A little over a year ago, I watched from my window as the Taliban appeared around the corner of the street in my beloved Kabul. Now, a year later, I write this column from my desk in the new home I share with my family in London. We have walls to paint, a kitchen to prepare meals in, and my little niece has her own bed. I can see our new neighborhood from a window and finally I can dream of new horizons for me and my family.
Over the past year, after the terror, chaos and shock of having to flee our country and being evacuated by the UK Government, we have lived in limbo in a central London hotel along with 400 other Afghans who also had to seek shelter overnight.
We have been lucky. Our hotel was clean, the staff were friendly and I can’t thank the UK Government enough for what they did for us. However, as the months passed, we all had the feeling of being stuck in limbo, waiting for someone to tell us what was to become of us.
In Afghanistan we had been journalists, doctors, politicians, translators. Now we were all homeless refugees and there was nothing we could do but wait. Although we couldn’t be more grateful for what the UK had done for us, we had no autonomy, independence or money.
400 people of different ethnicities and origins living together, all of them dealing with the trauma of the lived experience and seeing the situation of poverty, hunger and violence in their country is a recipe for disaster. As the months passed, we witnessed domestic violence, family breakups, and ethnic tensions. As families struggled to adjust to their new surroundings, we saw some men forbid the women in their family from leaving the hotel.
The young Hazara women who were not accompanied by a patriarch had to deal with many complex situations in the hotel. I know our hotel was no different from many where thousands of Afghans lived month to month, trying to deal with what had happened to them as they watched their country and the family and friends they left behind sink into a hole of darkness, hunger and violence. All of us struggle with depression and post-traumatic stress. In our last few weeks in Afghanistan, we were overcome with a sense of terror, panic and unspeakable loss.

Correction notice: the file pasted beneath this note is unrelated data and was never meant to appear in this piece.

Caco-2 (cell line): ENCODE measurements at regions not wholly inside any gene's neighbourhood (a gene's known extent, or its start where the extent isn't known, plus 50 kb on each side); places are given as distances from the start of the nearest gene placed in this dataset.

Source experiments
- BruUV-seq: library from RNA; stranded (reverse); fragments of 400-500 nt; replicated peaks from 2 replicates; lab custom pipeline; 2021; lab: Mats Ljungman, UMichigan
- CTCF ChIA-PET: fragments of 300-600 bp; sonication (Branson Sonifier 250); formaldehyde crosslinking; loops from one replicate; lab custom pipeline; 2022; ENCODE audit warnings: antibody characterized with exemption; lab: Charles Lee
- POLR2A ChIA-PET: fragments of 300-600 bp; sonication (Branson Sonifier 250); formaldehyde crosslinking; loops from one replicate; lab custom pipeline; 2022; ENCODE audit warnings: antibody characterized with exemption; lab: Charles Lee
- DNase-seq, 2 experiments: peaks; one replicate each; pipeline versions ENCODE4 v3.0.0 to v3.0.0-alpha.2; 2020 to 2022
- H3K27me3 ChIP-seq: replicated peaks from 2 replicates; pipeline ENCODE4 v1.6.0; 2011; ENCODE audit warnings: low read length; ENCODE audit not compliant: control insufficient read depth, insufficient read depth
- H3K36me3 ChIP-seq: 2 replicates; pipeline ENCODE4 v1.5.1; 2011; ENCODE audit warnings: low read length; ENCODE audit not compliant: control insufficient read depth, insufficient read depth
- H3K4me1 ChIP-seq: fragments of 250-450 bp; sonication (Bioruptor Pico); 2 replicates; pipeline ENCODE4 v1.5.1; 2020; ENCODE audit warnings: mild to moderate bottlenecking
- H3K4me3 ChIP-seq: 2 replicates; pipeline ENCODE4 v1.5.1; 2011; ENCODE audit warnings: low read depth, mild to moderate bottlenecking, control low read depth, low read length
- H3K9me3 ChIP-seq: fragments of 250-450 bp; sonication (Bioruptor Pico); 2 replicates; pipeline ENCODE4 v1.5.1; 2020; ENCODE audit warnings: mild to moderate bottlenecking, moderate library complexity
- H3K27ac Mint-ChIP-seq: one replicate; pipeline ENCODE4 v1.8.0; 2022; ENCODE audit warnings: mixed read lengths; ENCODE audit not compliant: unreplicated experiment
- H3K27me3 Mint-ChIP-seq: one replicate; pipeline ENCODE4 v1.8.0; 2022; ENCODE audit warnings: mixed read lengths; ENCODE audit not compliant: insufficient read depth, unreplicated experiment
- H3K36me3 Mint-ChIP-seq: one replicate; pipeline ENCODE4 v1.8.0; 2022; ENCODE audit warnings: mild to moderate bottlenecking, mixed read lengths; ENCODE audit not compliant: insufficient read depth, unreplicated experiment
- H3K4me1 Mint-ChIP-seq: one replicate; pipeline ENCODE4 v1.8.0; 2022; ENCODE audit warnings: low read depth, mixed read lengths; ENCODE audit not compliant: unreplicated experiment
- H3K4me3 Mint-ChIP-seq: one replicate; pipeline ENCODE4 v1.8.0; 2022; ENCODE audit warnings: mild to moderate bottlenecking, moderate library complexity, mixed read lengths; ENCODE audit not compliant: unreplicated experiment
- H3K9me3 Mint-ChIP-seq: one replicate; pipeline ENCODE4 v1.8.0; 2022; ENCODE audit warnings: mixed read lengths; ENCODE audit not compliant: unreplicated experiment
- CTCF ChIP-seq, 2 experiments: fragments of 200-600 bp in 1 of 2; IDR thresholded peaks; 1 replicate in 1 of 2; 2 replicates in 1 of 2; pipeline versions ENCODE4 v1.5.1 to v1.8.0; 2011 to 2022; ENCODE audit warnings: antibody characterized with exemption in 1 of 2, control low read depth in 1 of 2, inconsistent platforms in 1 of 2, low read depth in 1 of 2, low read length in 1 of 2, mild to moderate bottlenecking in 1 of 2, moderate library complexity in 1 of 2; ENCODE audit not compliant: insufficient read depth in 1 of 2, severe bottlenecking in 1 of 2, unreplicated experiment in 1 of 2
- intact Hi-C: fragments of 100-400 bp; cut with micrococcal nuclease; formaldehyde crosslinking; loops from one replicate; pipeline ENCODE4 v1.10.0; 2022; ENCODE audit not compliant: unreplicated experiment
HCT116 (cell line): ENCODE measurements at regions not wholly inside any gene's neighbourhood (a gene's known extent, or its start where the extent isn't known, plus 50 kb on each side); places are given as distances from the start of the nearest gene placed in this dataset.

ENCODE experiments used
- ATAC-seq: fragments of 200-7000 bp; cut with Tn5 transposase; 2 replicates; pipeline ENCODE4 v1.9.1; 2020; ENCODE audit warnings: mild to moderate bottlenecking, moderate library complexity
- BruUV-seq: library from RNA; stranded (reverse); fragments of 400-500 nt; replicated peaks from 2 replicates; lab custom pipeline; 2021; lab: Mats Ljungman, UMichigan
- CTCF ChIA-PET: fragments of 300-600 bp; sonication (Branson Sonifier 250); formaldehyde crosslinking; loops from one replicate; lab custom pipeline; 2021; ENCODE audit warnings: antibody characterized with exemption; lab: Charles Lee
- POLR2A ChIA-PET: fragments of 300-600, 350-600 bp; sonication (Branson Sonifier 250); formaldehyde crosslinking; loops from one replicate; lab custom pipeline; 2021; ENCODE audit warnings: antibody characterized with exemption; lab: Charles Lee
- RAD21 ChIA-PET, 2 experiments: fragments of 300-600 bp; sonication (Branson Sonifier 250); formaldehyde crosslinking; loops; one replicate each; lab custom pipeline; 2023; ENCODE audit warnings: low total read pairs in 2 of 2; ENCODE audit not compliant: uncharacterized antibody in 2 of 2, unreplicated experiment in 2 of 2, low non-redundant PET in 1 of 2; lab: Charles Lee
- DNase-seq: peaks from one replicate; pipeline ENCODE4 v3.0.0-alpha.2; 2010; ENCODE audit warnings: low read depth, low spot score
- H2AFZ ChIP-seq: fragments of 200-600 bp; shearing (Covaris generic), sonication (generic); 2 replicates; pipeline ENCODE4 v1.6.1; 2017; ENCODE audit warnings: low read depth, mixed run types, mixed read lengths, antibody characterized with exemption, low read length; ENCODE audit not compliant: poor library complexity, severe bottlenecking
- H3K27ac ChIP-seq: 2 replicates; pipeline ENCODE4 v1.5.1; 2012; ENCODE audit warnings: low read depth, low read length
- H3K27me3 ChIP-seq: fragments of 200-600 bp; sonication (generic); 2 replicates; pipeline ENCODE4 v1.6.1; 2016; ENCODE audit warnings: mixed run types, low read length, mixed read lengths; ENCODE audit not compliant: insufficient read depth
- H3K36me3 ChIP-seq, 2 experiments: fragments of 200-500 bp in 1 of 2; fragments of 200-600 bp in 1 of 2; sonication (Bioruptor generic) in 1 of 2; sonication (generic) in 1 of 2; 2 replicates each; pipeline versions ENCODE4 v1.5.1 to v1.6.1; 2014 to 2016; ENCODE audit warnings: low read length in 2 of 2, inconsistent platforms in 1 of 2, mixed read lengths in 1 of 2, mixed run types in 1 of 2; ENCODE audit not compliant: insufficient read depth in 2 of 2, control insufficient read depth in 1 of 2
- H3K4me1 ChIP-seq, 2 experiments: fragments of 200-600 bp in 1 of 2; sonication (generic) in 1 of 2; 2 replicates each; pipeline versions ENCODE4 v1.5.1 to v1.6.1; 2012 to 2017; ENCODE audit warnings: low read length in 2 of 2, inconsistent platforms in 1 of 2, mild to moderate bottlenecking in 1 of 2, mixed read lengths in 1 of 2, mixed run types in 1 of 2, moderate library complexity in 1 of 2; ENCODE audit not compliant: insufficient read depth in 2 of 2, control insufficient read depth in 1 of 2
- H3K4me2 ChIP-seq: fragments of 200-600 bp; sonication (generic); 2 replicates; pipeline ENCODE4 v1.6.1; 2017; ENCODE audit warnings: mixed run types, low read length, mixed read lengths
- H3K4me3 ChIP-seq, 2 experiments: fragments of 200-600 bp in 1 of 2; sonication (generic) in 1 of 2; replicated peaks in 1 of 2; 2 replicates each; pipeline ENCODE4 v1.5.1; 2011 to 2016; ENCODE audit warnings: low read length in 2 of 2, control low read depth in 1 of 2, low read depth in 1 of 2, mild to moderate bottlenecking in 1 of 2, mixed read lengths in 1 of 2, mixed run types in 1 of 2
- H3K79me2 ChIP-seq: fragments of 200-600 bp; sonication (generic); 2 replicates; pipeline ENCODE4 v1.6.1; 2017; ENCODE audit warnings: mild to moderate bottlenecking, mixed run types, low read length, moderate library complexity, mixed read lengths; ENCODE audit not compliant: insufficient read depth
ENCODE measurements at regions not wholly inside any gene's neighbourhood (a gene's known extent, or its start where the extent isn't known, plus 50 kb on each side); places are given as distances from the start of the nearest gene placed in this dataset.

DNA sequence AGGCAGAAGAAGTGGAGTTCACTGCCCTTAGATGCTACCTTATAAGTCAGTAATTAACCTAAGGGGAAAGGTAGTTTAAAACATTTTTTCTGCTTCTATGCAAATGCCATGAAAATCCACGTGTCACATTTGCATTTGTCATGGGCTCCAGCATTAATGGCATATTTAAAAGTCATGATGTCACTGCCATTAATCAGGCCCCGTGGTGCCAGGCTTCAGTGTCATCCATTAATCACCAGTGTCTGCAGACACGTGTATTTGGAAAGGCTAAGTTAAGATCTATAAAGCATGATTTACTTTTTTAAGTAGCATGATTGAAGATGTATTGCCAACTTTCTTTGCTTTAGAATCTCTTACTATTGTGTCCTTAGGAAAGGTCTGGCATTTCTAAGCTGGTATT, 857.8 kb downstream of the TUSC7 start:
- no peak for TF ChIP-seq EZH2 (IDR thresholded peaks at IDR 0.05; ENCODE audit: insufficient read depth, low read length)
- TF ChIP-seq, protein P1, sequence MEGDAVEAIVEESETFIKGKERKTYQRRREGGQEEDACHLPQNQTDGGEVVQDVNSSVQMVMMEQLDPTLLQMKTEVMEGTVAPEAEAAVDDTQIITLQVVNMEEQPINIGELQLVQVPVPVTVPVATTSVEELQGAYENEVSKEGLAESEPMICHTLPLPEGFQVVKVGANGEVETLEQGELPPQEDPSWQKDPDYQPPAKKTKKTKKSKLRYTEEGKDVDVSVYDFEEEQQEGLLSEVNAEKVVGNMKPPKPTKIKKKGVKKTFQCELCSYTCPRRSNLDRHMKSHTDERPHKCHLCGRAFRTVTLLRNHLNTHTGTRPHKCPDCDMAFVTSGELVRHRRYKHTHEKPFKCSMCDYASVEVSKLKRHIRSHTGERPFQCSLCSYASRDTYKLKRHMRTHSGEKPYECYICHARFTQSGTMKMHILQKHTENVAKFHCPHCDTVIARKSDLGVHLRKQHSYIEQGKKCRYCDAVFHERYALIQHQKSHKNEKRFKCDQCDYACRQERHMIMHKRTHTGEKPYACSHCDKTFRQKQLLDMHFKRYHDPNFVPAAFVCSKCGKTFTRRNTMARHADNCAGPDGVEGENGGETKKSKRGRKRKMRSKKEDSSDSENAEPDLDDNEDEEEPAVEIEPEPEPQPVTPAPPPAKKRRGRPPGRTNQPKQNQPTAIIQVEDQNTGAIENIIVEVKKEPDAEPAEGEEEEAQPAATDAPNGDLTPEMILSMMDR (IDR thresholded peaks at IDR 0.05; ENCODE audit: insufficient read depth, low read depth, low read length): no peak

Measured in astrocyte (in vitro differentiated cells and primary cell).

Now that I am in exile, I feel more strongly the weight of the responsibility to continue reporting
During all these months, I have been lucky that my work has helped me to be focused and motivated. I have continued to run my news agency, Rukhshana Mediawhich publishes stories about Afghan women and girls, from my small hotel room.
I have always felt very identified with my work as a journalist; I had to denounce the injustices and the violation of human rights. My reporting on Taliban violence was the reason we had to flee, but even at the airport as we tried to leave the country, I couldn’t stop reporting, asking a single mother fleeing with her young daughter if she could interview her, despite the noise of military planes evacuating the population.
a new home
When we had to run away, my sisters got mad at me. They told me: “You have worked as a journalist for years and now we have to deal with the consequences: we have to flee our country and separate from our parents.” The truth is that I was proud of my work and remembered the occasions when I had covered demonstrations and protests in the streets of Kabul. Now that I am in exile, I feel more strongly the weight of the responsibility to continue reporting.
All year long, every day, my team of journalists in Afghanistan, working behind the scenes, and I have told sad and painful stories about what happens to women and girls in our country. We have reported on women being flogged by Taliban fighters, going hungry and losing their jobs they had fought so hard for. Although it is depressing and tedious to be constantly writing bad news, every day I wake up early, turn on my laptop and get to work, sometimes until the wee hours of the morning.
It’s hard to start from scratch, but now we have a place in the UK to call home
When I look at my young niece and sisters now living in a free country, I think of millions of other girls in Afghanistan who are no longer free and face an uncertain future. My heart breaks and I know I have to keep reporting: the world must not forget what is happening in Afghanistan.
Now, at last, we have a home and can start building a new life in the UK. We can go to the market, buy and cook our own food. Plan our future. I will continue to work in exile until it is safe to return to Afghanistan. It’s hard to start from scratch, but now we have a place in the UK that we can call home. Every day that passes, we regret being away from our family and our country, but now, finally, we have hope again.
Zahra Joya is an Afghan journalist based in London who is Editor-in-Chief and founder of Rukhshana Media, a news agency that reports on the lives of women and girls in Afghanistan. The name Rukhshana Media is a tribute to Rukhshana, a young woman who was stoned to death in 2015 in Ghor province for running away with the man she loved after a forced marriage.
Translation of Emma Reverter